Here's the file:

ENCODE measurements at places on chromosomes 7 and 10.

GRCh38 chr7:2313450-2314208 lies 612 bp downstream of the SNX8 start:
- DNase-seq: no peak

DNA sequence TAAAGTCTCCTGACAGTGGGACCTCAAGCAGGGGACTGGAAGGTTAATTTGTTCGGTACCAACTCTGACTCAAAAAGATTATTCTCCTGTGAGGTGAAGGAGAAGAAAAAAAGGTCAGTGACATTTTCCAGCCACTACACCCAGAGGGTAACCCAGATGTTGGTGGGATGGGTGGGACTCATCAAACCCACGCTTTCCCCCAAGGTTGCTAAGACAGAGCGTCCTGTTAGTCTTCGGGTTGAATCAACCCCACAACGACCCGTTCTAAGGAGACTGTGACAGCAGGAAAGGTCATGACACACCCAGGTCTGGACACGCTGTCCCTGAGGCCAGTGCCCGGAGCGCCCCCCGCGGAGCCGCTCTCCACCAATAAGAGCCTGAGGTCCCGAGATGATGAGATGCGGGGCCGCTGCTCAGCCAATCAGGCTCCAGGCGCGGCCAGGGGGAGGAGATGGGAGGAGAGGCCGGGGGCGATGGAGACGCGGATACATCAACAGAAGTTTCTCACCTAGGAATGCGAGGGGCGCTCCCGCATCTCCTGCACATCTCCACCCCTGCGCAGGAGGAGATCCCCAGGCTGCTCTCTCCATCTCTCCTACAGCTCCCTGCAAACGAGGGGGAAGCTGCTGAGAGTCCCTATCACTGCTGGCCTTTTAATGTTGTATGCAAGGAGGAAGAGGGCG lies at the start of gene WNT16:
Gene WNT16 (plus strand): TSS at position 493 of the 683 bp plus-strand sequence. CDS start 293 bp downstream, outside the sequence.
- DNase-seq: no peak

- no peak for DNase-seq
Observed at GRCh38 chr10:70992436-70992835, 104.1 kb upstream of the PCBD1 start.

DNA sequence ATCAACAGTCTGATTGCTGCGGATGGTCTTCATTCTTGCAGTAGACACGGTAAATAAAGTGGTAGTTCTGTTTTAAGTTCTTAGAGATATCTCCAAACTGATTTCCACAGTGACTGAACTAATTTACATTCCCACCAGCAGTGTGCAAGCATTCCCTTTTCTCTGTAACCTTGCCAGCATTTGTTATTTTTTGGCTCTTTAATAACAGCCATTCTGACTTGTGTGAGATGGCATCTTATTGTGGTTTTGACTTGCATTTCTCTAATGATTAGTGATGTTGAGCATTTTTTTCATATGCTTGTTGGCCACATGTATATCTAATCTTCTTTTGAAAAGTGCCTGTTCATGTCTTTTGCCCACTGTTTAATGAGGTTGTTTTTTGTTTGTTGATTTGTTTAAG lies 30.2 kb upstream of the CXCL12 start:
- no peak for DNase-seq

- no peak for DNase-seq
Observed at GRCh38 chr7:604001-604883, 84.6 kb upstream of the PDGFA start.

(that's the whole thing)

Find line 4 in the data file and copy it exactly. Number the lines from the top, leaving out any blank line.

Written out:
DNA sequence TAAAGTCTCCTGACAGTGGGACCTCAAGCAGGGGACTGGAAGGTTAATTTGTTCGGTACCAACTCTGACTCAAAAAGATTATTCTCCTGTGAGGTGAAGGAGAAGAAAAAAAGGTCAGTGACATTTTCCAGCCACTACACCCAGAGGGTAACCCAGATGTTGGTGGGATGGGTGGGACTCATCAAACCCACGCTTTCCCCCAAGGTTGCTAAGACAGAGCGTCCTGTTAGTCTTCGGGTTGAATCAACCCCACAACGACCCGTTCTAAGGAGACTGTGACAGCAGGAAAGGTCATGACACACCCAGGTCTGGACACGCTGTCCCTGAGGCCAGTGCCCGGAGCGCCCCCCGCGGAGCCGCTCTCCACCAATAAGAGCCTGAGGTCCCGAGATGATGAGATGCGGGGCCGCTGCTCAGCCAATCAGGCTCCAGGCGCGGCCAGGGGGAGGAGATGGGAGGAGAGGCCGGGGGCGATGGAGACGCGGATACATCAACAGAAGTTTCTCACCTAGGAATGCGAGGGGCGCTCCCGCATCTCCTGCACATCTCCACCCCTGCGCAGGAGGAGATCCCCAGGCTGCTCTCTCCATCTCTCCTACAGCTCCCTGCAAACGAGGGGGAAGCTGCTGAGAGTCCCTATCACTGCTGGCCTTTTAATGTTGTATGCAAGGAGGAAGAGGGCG lies at the start of gene WNT16: